The Massachusetts charter cap fight illustrates how a disciplined and consistent messaging campaign can sway public opinion. A May poll conducted by Suffolk University found that nearly half of likely voters were in favor of lifting the cap. However, by the time Election Day rolled around, that support had fallen dramatically.
Why? The “No on 2” campaign was led by a single group, Save Our Public Schools, a referendum committee organized and funded by the the unions, that had concise messages they repeated ad nauseam. Meanwhile, the pro-charter campaign was waged by five separate committees, each sending their own messages and muddling it in the process.
2. We need to pick our battles wisely
Another lesson reformers should take from last week’s defeats is relatively simple: Don’t pick a fight that you’re unlikely to win.
While I supported the effort to lift the cap in Massachusetts, I was perplexed why so many reform organizations decided to focus the bulk of their energy and resources battling it out in a labor-friendly state where the teachers unions hold considerable political influence. It should have been clear from the get-go that reformers faced an uphill climb, but nevertheless they poured nearly $21 million into the charter cap fight, narrowly outspending their union counterparts. In the end, they had little to show for it.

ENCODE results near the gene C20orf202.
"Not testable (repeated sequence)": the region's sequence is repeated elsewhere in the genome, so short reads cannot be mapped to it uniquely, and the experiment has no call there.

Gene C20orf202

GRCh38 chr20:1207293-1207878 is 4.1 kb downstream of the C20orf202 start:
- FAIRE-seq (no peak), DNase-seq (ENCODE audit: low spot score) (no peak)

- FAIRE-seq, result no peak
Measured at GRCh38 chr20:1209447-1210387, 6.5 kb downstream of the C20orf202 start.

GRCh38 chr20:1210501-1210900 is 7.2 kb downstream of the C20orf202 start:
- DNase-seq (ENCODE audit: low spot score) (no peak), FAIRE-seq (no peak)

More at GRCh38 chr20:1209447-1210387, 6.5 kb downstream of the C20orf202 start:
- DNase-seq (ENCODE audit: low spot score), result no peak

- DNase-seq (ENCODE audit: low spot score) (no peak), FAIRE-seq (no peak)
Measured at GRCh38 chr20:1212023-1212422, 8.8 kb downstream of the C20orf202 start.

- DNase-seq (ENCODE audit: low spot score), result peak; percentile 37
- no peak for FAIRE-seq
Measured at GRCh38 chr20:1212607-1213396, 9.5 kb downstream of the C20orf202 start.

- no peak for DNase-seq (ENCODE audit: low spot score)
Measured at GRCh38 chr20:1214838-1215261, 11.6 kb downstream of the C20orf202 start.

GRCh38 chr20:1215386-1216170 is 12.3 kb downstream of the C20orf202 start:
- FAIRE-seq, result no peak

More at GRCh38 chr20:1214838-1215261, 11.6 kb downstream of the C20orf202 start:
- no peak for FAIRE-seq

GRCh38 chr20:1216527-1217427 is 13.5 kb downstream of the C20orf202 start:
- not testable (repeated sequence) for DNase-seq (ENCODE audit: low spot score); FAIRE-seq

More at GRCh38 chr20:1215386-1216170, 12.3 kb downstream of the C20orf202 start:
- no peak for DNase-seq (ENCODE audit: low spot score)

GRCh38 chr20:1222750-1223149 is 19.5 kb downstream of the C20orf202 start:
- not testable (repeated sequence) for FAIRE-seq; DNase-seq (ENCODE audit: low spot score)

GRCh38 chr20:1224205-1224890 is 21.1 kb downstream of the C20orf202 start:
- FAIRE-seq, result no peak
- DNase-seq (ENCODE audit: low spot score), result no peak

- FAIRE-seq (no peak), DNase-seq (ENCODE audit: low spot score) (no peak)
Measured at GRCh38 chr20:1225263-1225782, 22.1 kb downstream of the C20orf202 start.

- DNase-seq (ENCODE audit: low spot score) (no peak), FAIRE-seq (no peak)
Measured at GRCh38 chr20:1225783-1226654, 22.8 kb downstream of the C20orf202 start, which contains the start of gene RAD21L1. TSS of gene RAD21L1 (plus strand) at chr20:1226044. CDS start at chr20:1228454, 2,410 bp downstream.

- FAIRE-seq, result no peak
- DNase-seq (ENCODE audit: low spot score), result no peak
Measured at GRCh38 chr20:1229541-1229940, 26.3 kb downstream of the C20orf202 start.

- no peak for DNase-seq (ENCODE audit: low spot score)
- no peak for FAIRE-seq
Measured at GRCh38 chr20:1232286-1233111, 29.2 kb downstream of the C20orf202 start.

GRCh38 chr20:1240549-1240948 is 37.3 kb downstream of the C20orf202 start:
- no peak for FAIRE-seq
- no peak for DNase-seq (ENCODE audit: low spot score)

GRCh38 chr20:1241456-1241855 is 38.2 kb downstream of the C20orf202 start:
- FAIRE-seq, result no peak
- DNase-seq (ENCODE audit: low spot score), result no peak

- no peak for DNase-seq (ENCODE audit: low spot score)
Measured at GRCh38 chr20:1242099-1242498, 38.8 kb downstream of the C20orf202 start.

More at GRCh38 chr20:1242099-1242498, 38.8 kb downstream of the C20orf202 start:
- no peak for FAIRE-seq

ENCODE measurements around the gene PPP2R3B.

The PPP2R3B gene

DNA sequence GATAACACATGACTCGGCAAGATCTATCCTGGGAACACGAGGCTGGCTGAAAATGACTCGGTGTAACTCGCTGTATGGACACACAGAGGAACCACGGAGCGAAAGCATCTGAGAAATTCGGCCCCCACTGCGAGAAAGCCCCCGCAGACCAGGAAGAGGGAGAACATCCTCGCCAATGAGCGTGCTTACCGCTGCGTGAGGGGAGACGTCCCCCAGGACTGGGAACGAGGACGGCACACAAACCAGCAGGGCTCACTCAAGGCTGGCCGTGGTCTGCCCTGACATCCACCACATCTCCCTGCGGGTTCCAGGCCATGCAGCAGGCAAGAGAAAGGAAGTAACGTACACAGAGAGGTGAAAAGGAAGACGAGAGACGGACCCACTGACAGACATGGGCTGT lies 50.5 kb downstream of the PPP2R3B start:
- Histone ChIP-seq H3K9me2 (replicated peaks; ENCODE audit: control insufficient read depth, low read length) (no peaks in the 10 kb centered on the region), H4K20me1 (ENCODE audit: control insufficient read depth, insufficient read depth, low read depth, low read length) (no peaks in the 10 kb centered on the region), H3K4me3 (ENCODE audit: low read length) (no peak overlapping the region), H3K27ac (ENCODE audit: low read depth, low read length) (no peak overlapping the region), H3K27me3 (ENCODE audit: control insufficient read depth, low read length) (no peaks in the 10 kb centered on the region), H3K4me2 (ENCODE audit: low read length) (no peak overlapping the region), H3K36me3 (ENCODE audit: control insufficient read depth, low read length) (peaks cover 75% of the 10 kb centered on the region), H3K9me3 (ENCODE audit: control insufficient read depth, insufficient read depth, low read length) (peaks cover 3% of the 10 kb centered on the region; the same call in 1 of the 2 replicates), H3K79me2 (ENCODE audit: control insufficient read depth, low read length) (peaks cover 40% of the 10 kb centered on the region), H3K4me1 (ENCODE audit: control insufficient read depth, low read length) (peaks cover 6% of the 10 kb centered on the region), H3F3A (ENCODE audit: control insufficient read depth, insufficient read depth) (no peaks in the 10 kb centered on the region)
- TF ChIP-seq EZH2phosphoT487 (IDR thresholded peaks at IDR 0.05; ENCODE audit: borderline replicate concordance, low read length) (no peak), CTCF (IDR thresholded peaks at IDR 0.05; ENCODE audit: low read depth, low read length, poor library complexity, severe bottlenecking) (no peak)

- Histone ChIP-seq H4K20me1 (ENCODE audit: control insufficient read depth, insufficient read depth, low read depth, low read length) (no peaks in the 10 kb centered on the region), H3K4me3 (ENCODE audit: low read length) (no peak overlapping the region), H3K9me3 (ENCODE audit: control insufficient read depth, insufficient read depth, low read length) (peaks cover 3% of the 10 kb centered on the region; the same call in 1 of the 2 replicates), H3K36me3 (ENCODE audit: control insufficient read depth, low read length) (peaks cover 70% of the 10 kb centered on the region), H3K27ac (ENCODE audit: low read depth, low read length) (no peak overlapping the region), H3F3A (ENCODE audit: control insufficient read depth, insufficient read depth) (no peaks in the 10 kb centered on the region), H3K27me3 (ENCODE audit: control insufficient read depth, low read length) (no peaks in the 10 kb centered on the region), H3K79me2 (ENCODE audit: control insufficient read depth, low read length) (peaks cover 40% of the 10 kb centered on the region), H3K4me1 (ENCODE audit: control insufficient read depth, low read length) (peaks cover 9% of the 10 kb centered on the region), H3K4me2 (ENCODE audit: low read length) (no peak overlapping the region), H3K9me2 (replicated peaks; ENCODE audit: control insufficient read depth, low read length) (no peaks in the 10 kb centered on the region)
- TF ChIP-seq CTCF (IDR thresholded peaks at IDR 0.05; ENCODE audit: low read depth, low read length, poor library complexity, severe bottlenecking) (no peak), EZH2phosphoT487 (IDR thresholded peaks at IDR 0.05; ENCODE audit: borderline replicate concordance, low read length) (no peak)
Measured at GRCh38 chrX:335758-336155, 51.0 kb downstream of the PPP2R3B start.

— SaveOurPublicSchools (@SOPublicSchools) August 31, 2016
Compare that to the contest over the Opportunity School District in Georgia, where the teachers unions are far weaker because state law prohibits collective bargaining by public employees. From a political standpoint, the prospects for success in Georgia were more favorable for reformers than they were in Massachusetts and yet they directed much less attention and money to the OSD fight. In total, OSD supporters spent $2.6 million during the campaign, while the unions put up nearly twice that amount – $4.7 million – to defeat the proposal. One wonders whether the outcome might have been different if some of the resources that went to Massachusetts went down south instead.
Admittedly, the teachers unions bring several advantages to the fight. Not only do they have hundreds of millions of dollars on available to defend their interests and expand their influence across the country, but as we saw in Georgia and Massachusetts, they can mobilize their members to knock on doors, hand out leaflets, and show up at rallies.
Given that fact, reformers need all hands on deck when it comes to fighting for better schools. We need a consistent and proactive messaging plan that counters misinformation and takes the fight to our opponents. It also requires that pro-reform groups coalesce behind a coherent strategy that uses a cost/benefit approach in deciding where to focus their efforts. Although the children stuck in failing schools in Georgia and Massachusetts lost last week, far more kids across the country will lose if we don’t take steps now to turn things around.